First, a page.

Court Judgement Hammers New Nail In Free Speech Coffin

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Court Judgement Hammers New Nail In Free Speech Coffin

On October 3, the Court of Justice of the European Union (CJEU) ruled in a judgment that Facebook can be ordered by national courts of EU member states to remove defamatory material worldwide:

"EU law does not preclude a host provider such as Facebook from being ordered to remove identical and, in certain circumstances, equivalent comments previously declared to be illegal. In addition, EU law does not preclude such an injunction from producing effects worldwide, within the framework of the relevant international law which it is for Member States to take into account."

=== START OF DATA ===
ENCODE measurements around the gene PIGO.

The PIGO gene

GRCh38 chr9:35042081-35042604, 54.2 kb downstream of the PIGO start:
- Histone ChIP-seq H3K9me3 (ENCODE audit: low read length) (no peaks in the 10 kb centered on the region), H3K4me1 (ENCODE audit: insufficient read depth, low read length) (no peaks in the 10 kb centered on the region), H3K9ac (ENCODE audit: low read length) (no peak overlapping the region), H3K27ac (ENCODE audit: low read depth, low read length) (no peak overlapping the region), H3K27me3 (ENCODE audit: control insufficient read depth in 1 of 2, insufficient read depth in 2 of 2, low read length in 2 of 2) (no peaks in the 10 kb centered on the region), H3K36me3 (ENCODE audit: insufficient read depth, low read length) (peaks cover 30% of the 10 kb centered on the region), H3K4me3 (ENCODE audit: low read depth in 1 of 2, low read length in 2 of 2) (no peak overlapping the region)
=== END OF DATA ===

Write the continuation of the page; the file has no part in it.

The judgment has brought concern among free speech organizations. Thomas Hughes, the executive director of ARTICLE 19, a non-profit organization that works on "protecting the right to freedom of expression around the world," warns: 

"This judgment has major implications for online freedom of expression around the world. Compelling social media platforms like Facebook to automatically remove posts regardless of their context will infringe our right to free speech and restrict the information we see online...

"The ruling also means that a court in one EU member state will be able to order the removal of social media posts in other countries, even if they are not considered unlawful there.

This would set a dangerous precedent where the courts of one country can control what internet users in another country can see. This could be open to abuse, particularly by regimes with weak human rights records."

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